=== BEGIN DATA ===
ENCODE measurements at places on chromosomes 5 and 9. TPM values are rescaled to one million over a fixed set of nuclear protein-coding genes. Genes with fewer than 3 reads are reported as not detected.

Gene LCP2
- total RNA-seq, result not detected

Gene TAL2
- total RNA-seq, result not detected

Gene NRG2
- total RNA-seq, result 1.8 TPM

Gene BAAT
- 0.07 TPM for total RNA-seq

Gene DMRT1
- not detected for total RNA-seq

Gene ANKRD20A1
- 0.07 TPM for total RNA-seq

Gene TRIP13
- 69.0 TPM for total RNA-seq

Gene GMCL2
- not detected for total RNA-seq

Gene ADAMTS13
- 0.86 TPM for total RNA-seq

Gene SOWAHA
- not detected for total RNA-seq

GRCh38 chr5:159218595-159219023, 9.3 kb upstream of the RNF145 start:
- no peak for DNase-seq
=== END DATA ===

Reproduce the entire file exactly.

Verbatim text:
ENCODE measurements at places on chromosomes 5 and 9. TPM values are rescaled to one million over a fixed set of nuclear protein-coding genes. Genes with fewer than 3 reads are reported as not detected.

Gene LCP2
- total RNA-seq, result not detected

Gene TAL2
- total RNA-seq, result not detected

Gene NRG2
- total RNA-seq, result 1.8 TPM

Gene BAAT
- 0.07 TPM for total RNA-seq

Gene DMRT1
- not detected for total RNA-seq

Gene ANKRD20A1
- 0.07 TPM for total RNA-seq

Gene TRIP13
- 69.0 TPM for total RNA-seq

Gene GMCL2
- not detected for total RNA-seq

Gene ADAMTS13
- 0.86 TPM for total RNA-seq

Gene SOWAHA
- not detected for total RNA-seq

GRCh38 chr5:159218595-159219023, 9.3 kb upstream of the RNF145 start:
- no peak for DNase-seq